Business Strategy Day, Day 2: Advice tech revolution has consequences

On the second and final day of ifa’s Business Strategy Day 2021, a global cybersecurity expert warned of the risks of advice firms’ rapid adoption of technology, while a leading mental health advocate shared her tips for boosting morale in advice practices after a tough year in the industry.

EY senior manager of cybersecurity Sunil D’Souza said as advice firms increasingly adopted time-saving technology to drive efficiency, it was important for business owners to do their due diligence on the security of different tech offerings and what was needed on the business end to maintain that security.

“There is a rapid adoption of new technology, but are we asking [providers] the right questions in terms of who is going to access it, are we doing the right kind of testing to see if the patching is being done properly?,” Mr D’Souza said. 

“The other area of concern is phishing - attackers know that advisory firms are a clearing house of everything they need in terms of data and personal information they can easily use for identity theft. There are many different ways they can try and get into that - it could be trying to listen to your conversations with your client, or using mechanisms like phishing emails.”


Mr D’Souza said COVID had exacerbated these issues, with data from cyber security company Malwarebytes indicating that 20 per cent of all attacks in 2020 had come from employees working from home.

He added there were “simple strategies” business owners could deploy to mitigate security risks, including educating staff around what a potential cyber attack looked like and how to use technology tools in a way that did not compromise security.

“One of the key things to start with is cyber awareness. You could have the best technology available to support your business, but if people don’t know how to use it then it’s got no value - you’re spending money to build and maintain that technology and not getting any benefits,” Mr D’Souza said. 

“Cyber security is not the responsibility of the security person within your organisation, it’s everyone - that’s fundamental in making sure everyone does their part.”

Spreading positivity in your practice

Following one of the most difficult years for advisers in recent memory, as the COVID crisis combined with a number of major royal commission reforms to put extreme pressure on businesses, EQ Minds managing director Chelsea Pottinger shared some useful tips for staff and practices who may be struggling to keep morale up.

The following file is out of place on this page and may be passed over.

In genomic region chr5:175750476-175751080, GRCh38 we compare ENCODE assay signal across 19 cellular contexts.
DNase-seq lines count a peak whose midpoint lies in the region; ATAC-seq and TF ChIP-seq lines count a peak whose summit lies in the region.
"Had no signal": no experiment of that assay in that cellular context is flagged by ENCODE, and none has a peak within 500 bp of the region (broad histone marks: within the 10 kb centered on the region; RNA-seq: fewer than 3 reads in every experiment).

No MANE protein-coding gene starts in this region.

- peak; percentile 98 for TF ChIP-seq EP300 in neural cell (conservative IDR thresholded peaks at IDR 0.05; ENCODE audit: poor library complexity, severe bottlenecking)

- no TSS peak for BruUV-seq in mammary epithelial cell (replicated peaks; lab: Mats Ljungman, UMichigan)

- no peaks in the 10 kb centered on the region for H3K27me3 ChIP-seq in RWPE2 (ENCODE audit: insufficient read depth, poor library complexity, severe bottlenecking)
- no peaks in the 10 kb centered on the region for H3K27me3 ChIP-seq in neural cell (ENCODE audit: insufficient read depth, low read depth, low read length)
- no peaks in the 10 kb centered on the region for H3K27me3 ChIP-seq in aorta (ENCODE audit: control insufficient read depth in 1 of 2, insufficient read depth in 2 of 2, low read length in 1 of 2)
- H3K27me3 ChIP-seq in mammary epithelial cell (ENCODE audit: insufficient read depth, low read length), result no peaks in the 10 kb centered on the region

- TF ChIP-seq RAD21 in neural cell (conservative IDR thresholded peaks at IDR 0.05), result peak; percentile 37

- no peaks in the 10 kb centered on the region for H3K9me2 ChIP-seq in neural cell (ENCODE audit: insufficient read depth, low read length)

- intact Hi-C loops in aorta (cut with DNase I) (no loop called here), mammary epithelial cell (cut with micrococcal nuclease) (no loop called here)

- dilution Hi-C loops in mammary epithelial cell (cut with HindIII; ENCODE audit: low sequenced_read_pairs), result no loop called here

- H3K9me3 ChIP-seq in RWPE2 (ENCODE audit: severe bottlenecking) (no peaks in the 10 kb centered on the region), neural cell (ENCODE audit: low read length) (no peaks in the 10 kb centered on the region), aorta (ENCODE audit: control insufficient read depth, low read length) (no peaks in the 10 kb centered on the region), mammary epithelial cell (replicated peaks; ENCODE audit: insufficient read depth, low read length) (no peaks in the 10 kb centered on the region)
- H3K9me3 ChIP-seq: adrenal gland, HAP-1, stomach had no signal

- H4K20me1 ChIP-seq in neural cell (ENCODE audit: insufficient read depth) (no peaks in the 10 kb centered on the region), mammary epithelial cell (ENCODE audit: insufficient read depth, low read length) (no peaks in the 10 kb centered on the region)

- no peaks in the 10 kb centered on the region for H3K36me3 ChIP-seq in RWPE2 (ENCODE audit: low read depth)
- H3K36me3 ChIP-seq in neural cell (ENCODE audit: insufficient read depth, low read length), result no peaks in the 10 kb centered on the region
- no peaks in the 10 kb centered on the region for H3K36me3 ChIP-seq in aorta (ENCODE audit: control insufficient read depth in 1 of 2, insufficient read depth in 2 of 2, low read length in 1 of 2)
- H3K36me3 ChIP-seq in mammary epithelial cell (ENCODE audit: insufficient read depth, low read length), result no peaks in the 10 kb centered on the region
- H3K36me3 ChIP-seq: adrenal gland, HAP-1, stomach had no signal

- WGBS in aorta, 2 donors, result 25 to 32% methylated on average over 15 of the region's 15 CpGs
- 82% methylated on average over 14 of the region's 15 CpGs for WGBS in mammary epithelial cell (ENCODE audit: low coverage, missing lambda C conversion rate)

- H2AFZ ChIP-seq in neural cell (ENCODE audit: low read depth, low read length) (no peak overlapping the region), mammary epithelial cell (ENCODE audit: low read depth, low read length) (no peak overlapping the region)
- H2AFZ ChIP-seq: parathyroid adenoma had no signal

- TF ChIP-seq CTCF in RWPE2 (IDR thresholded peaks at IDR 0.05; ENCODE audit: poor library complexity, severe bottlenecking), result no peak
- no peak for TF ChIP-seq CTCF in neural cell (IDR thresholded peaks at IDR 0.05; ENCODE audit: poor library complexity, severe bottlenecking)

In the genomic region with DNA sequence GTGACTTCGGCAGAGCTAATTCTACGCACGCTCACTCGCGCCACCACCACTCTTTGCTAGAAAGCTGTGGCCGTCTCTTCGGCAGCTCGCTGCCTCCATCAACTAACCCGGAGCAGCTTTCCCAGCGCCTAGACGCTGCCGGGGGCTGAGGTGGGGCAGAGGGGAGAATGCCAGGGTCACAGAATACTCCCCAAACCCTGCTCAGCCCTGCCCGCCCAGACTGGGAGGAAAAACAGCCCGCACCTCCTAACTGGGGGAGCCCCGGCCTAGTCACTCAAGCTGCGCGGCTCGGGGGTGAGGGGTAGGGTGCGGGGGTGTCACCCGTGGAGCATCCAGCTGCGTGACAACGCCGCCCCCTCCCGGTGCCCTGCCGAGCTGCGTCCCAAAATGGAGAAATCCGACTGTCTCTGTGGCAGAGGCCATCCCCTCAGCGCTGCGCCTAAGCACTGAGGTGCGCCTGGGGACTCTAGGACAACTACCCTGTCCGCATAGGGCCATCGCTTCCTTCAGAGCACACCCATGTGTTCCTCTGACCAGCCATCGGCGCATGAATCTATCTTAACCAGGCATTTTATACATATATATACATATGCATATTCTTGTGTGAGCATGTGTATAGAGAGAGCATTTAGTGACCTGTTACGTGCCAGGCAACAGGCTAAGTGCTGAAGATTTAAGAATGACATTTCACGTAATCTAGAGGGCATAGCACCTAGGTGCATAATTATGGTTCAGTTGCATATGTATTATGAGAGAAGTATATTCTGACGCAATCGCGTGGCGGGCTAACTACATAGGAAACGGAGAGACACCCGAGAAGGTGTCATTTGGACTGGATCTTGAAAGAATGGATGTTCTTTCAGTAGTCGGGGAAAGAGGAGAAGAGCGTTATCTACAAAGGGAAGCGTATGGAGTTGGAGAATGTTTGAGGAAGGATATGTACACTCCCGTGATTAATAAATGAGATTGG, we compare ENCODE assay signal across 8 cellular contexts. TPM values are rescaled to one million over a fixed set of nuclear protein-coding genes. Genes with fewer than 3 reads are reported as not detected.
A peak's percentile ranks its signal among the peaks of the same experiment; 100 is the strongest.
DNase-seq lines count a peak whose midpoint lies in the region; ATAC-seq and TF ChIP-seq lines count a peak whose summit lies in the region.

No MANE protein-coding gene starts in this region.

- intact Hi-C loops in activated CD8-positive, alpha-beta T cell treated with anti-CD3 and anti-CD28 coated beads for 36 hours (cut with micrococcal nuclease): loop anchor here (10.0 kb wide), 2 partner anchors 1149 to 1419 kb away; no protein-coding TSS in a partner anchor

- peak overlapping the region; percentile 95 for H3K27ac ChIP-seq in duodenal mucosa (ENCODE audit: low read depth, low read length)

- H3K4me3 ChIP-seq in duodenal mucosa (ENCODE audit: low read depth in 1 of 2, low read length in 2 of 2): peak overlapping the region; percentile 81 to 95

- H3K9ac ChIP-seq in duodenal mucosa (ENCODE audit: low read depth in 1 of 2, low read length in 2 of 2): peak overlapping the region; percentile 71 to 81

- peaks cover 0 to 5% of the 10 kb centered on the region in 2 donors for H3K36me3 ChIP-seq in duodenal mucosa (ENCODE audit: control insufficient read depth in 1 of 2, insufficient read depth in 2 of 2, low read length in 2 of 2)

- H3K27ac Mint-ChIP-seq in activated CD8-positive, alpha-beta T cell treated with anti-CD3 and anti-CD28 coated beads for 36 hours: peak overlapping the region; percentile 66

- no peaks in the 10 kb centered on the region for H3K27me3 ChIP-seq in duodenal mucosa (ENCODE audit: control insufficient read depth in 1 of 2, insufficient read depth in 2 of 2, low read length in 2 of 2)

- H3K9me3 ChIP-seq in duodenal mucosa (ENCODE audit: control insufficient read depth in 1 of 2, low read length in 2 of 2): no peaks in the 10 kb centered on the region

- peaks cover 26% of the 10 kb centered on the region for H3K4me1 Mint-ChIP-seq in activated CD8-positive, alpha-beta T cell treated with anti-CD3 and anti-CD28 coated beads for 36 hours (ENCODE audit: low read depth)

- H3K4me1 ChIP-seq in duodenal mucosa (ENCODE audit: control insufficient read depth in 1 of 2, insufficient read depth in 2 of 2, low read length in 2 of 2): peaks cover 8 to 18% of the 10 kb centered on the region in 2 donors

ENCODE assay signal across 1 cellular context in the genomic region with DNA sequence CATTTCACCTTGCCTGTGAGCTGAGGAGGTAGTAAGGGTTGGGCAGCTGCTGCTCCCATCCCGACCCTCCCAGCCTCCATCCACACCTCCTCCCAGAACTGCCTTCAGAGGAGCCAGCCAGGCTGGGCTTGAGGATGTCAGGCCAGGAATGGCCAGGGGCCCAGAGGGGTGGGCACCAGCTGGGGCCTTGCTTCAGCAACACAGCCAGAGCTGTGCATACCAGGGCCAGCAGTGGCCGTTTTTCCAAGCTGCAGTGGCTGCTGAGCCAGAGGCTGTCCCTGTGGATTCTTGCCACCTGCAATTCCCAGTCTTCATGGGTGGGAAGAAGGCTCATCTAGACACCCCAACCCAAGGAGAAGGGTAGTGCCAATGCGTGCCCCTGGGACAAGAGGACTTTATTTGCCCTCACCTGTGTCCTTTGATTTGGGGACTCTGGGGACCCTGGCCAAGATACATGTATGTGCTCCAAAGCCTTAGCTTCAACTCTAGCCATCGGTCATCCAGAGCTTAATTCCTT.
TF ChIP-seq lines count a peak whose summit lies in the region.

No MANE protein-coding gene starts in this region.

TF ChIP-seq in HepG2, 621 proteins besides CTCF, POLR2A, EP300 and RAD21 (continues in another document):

Ms Pottinger recommended firms start their regular staff meetings with a “success of the week”, to tap into a ripple effect of positivity that had been scientifically proven to boost mental health.

“If you take 30 seconds around the virtual office to share a win, what happens is the person sharing that gets oxytocin and dopamine - happy chemicals - their mood will get uplifted and they’ll become happier,” she said.

“30 years of research has shown that there are these things called emotional contagions and they are very real. The way you’re turning up to work, the way you communicate to your friends, your staff, your clients, all these interactions have a direct impact on the other person’s mood by 45 per cent.

“So if you start your meeting with a success of the week, you’ll see this positive ripple go across your team. People will also bring in these amazing successes and share how they did it with the rest of the team, so you’ll get these new ideas across the company.”

Reflecting on her own experience with depression, Ms Pottinger said reflecting on past challenging experiences was also a key tool to build resilience and help adjust mental perceptions about the ability to overcome hard times.

“When it comes to resilience and building up self efficacy, we have this perception about what we can or can’t do,” she said.

“When I suffered severe postnatal depression, my psychiatrist asked me to talk about a tough time I had overcome. My mind reverted back to when I was 16 and all my mates made the Riverina basketball team except me. My coach said if you train with me five days a week you could make the state team, so every morning I trained and I made the team.

“If you survived last year, use that as your anchor point. For me, nothing could be as bad as being in that psychiatric hospital - I know if I can survive that, I can survive anything. That’s how we rebuild ourselves and it’s the process of building grit.”


If this article raises any emotional or psychological issues for you, you can utilise the below resources:

Lifeline, 13 11 14,

Suicide Call Back Service, 1300 659 467,

MensLine Australia, 1300 78 99 78,

Business Strategy Day, Day 2: Advice tech revolution has consequences
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